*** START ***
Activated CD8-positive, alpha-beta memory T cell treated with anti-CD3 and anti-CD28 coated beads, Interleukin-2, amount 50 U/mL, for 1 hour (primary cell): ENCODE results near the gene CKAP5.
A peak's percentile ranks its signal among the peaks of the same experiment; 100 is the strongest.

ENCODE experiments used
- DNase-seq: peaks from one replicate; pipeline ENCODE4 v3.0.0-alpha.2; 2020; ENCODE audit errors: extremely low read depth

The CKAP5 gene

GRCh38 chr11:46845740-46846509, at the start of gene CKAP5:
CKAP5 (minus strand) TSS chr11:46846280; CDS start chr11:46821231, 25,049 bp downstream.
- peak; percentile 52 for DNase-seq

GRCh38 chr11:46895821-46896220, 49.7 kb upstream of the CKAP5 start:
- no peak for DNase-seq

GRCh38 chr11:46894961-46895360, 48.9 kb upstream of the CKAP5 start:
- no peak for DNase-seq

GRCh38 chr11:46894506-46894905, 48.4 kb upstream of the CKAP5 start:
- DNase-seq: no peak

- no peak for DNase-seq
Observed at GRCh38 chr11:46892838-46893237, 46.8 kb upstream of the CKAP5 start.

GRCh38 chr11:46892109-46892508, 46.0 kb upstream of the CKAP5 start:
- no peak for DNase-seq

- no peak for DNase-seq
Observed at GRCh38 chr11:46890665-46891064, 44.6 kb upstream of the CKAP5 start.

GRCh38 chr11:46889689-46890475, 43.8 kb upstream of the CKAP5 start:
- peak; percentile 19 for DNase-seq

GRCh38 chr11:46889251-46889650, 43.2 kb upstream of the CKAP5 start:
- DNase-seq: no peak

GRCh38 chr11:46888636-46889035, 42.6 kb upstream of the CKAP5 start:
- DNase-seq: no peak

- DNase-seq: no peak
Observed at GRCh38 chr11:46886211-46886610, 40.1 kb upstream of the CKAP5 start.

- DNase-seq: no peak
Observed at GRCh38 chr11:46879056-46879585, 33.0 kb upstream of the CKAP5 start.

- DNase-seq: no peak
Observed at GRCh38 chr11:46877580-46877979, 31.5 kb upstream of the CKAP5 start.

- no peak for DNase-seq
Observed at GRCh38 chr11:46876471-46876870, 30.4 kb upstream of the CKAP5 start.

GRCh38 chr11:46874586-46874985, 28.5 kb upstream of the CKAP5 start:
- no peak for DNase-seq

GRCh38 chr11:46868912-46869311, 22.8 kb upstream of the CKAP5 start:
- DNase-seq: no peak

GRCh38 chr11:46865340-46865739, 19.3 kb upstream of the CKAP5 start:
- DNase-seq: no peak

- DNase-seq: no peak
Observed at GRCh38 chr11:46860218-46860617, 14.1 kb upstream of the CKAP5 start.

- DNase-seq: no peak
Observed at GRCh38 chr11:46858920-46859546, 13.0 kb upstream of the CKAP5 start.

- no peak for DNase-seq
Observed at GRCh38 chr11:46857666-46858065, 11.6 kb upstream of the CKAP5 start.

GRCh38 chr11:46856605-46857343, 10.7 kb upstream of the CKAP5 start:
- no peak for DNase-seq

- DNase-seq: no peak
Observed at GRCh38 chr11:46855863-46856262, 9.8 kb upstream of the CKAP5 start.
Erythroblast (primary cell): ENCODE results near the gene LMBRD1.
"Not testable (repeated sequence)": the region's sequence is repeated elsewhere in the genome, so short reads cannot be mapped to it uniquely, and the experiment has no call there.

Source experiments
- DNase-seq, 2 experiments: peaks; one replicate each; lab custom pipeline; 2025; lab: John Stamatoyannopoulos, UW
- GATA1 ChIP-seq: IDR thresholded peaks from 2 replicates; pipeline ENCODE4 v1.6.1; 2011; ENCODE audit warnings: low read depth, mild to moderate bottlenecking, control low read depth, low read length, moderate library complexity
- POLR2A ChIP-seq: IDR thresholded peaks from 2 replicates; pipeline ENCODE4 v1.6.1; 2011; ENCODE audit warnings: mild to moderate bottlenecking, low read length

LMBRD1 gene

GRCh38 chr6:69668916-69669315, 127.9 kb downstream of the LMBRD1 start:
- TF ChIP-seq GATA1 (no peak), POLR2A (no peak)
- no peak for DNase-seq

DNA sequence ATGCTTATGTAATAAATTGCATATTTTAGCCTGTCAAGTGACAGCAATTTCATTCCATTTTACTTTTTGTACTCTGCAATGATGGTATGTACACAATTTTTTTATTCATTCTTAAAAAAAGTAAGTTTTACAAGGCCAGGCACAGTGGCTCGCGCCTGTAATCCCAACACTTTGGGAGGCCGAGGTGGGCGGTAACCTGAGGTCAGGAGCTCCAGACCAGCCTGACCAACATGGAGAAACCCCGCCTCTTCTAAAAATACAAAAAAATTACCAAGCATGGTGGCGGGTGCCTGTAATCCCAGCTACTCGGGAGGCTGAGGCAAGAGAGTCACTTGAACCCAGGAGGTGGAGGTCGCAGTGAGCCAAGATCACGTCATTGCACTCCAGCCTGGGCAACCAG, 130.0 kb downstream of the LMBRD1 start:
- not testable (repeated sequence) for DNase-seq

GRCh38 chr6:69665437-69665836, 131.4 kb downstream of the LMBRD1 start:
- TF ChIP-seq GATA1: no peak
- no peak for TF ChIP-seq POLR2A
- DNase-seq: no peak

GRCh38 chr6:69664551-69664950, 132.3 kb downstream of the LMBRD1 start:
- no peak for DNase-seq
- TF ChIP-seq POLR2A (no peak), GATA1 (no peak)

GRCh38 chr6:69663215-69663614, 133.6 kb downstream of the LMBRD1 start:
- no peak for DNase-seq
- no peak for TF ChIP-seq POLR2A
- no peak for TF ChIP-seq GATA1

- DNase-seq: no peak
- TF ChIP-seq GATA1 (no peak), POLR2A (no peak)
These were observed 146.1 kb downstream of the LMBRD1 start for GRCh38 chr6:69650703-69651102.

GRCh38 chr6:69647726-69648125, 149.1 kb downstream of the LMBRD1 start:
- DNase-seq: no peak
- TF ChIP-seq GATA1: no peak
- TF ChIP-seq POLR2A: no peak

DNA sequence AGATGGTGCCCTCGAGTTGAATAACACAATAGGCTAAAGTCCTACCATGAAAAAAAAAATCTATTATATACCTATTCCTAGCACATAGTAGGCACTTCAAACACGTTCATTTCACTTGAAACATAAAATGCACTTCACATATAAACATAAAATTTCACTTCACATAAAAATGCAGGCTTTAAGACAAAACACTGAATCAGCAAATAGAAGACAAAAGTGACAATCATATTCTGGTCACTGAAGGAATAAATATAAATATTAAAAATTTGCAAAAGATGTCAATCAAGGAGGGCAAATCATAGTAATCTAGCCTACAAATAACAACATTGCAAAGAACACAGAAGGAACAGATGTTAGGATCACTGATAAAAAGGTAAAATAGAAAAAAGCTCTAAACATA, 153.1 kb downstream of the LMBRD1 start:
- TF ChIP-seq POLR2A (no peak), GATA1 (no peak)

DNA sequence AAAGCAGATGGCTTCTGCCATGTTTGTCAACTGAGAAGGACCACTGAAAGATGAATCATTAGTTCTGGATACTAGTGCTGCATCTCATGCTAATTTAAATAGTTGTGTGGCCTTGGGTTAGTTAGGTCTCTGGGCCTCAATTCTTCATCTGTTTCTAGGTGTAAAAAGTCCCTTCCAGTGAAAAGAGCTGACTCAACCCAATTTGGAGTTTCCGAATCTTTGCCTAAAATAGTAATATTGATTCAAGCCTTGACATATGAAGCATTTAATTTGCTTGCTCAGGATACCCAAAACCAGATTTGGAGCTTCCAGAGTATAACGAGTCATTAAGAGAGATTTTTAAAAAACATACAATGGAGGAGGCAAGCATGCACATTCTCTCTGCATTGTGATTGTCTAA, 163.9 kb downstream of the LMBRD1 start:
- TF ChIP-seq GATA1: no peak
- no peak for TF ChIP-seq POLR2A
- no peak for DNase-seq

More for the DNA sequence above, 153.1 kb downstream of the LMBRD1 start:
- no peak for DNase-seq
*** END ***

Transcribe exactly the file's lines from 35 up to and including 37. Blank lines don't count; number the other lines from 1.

GRCh38 chr11:46874586-46874985, 28.5 kb upstream of the CKAP5 start:
- no peak for DNase-seq

GRCh38 chr11:46868912-46869311, 22.8 kb upstream of the CKAP5 start: